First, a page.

Nusrat and Banani firefighter Sohel
Nusrat and Banani firefighter Sohel

The girl who was set on fire in Feni for protesting against her teacher’s attempted sexual assault has passed away.

Neither the prayers from thousands of people nor the best treatment could save her.

Nusrat’s lungs and kidneys were injured. She could not be taken abroad for treatment as her condition was critical and physicians here conducted a surgery to make her lungs functional. A group of physicians from Singapore General Hospital who were due in Dhaka on 14 April, the Bengali New Year Day, on a pre-scheduled programme, would see her. But her injuries took over her before that.

One can imagine the situation when she was alive. According to Prothom Alo, the principal asked in three students including her to his room. As they arrived, only one among them, Nusrat, was allowed to enter. The office assistant, when called in, found her inside the room. He found she was sitting on the floor with her head bowed down. After he brought her out of the room, she burst into tears seeing two of her friends, who were waiting there.

The family of the girl, unlike the typical families of Bangladesh, did not try to make her forget the incident. They filed a case against the principal on 27 March. According to the media, they were being threatened and the local police station too asked the locals not to take part in any demonstrations against the principal.

But the undaunted girl on her deathbed vowed to continue her protest till the last breath. She was hailed as a hero in such a role.

Just a few days ago, another young man, Sohel Rana who succumbed to his injuries in Singapore was hailed by people with a similar stature.

Sohel Rana, who was a firefighter, sustained injuries while carrying out professional duty in a blaze in Banani, Dhaka on 28 March that killed 26 people. With him the death toll reached 27. About 70 more people are suffering from the injuries sustained. Media reports say the building was built illegally without any fire extinguishing system and the government agency RAJUK (Rajdhani Unnayan Kartripokkhya) provided contradictory reports over its legality. The same building caught fire before but no one concerned took any steps at that time.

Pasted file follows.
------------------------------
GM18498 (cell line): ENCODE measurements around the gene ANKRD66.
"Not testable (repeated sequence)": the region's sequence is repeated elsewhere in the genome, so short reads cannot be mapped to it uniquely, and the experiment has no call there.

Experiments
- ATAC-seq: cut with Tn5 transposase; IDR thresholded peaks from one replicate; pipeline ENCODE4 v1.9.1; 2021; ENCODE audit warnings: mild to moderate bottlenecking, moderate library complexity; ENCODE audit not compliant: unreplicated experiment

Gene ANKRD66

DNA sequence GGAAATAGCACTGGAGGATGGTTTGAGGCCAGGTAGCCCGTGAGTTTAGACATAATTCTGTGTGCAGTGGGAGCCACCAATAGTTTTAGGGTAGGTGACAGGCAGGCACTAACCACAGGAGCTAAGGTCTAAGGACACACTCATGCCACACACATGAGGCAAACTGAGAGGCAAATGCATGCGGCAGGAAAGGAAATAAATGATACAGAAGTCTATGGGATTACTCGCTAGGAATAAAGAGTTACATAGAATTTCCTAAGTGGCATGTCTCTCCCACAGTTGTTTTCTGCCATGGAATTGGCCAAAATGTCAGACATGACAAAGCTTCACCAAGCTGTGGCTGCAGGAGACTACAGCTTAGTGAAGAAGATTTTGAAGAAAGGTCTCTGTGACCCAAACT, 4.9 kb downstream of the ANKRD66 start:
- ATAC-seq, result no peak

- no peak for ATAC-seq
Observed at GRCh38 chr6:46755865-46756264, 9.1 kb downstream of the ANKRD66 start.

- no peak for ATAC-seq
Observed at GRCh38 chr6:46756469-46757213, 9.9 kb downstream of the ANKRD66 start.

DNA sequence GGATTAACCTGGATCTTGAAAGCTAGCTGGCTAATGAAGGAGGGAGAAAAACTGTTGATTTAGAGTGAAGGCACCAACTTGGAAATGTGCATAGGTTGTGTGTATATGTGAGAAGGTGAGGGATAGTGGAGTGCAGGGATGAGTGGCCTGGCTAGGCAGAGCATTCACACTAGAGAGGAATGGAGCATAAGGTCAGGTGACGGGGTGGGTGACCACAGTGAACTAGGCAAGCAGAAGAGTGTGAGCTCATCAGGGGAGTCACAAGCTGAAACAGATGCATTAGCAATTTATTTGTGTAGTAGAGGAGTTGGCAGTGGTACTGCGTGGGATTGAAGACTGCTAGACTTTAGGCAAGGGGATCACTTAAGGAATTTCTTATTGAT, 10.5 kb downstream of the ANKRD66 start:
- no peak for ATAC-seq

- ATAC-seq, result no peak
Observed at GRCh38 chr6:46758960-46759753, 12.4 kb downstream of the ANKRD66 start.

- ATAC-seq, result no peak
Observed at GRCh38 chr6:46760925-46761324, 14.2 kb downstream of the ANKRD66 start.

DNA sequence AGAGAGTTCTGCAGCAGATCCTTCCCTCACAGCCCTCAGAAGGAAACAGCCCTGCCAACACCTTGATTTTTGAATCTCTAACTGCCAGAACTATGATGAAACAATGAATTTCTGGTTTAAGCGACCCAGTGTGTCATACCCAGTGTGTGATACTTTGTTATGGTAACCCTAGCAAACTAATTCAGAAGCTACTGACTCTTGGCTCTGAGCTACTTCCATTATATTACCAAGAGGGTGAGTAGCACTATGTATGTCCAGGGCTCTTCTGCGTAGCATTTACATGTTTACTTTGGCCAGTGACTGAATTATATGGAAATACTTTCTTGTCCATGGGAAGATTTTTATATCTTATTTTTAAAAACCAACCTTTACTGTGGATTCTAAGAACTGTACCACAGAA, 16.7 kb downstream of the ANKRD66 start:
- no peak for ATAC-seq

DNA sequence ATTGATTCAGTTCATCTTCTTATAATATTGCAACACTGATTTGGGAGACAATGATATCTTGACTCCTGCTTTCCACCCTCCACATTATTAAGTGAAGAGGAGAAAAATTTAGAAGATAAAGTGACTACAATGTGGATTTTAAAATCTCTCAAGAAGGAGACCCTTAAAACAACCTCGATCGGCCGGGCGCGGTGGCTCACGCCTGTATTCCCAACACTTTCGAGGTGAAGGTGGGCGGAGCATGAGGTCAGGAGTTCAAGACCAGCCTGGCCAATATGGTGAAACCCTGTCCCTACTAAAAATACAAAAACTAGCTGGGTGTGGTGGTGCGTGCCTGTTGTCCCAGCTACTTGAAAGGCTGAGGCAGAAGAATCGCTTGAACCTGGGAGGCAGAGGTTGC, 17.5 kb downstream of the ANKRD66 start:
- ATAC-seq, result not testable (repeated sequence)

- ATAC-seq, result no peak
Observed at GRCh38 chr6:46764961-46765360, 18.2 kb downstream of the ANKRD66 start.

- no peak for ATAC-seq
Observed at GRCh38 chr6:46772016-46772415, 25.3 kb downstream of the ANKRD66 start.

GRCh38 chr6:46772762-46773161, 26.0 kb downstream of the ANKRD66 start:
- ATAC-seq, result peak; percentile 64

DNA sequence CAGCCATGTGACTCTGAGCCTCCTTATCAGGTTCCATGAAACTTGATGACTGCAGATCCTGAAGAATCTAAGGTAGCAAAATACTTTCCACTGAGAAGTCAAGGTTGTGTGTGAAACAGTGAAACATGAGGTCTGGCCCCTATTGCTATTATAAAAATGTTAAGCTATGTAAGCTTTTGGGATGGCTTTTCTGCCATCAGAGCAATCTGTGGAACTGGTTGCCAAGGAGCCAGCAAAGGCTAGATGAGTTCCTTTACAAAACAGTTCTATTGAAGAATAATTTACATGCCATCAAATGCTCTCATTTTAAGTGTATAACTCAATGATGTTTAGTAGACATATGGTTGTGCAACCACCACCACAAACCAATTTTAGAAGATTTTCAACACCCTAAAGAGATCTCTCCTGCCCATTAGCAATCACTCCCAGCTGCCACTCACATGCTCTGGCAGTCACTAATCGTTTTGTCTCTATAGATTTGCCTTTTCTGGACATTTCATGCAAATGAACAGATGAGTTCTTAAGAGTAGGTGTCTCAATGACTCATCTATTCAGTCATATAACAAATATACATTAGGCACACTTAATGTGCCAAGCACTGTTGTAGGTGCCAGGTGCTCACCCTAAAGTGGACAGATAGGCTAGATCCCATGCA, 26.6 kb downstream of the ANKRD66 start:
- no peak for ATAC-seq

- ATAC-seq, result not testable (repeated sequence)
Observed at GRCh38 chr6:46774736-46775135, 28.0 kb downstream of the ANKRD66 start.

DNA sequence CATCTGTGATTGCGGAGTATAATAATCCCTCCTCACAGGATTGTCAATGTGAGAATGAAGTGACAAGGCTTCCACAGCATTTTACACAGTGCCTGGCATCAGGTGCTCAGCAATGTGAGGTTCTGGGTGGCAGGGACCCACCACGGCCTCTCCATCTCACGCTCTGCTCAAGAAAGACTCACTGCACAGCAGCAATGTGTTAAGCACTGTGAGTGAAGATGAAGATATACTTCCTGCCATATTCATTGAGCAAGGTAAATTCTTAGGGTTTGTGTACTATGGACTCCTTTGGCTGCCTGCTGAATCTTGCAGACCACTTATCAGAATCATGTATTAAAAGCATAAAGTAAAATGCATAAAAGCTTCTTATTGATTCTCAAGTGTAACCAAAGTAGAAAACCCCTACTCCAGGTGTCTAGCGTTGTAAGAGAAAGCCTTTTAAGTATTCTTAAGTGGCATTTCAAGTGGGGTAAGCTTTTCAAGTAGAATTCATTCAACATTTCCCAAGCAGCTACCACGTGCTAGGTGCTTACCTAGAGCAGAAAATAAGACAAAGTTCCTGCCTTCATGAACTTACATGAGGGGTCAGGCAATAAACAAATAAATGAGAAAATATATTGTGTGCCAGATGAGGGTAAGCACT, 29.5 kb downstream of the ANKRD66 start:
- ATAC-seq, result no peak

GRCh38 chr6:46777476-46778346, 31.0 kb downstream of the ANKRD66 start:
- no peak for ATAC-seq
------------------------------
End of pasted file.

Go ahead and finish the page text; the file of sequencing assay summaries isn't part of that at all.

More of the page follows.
Sohel’s leg was stuck in a hydraulic ladder and broken while rescuing fire victims from this building. His stomach was punctured. Sohel was taken on life support in a local hospital and later transferred to a Singapore hospital. But he succumbed to his injuries.

Both of these young heroes apparently did not seek praises. Nor did their families wanted to lose them this way. There is no doubt about their courage and innocence. But how prudent are we to forget the fact they were victims? In glorifying these deaths and avoiding our responsibility the problems remain unaddressed.

Perhaps this is the supreme manifestation of a society that is undergoing a gradual process of numbing senses. The normal, natural ideals of achieving heroism are lost. The day Nusrat died, the first ever photo of a black hole was released. Could we imagine Nusrat or Sohel would make the headlines with such feats this April?

Such expectations are disappearing from within us. A hundred years ago Begum Rokeya compared two persons measuring the length of a pillow and of the distance between celestial bodies. Perhaps she did not imagine we would grapple with the basic human rights even after 100 years.

As a nation we are recording higher GDP, but same in terms of the number of deaths and rapes, too. According to human rights organisation Odhikar, a total of 635, including 176 women and 457 children, were raped in the country in 2018. Among them, 88 children and 89 women were gang-raped. Between 2001 and 2018, a number of 13,638 were raped. It was also revealed in the media that offenders were punished in only 3 per cent of the rape cases.

According to the media, Bangladesh witnessed 8,461 fire incidents at residential buildings in 2018 with most of them occurring in Dhaka division. A fire in Old Dhaka in February killed 70 people.

Sohel carried out his duty in a building that had no fire extinguishing system. People watched on TV and social media that fire in the densely aligned, illegal building in the upscale area of the capital forced several to jump to their deaths.

The elements for forcing a hero out of Nusrat or Sohel are through our system that is corrupt, greedy and unaccountable. Are we ready to count the numbers of the next Sohel and Nusrats?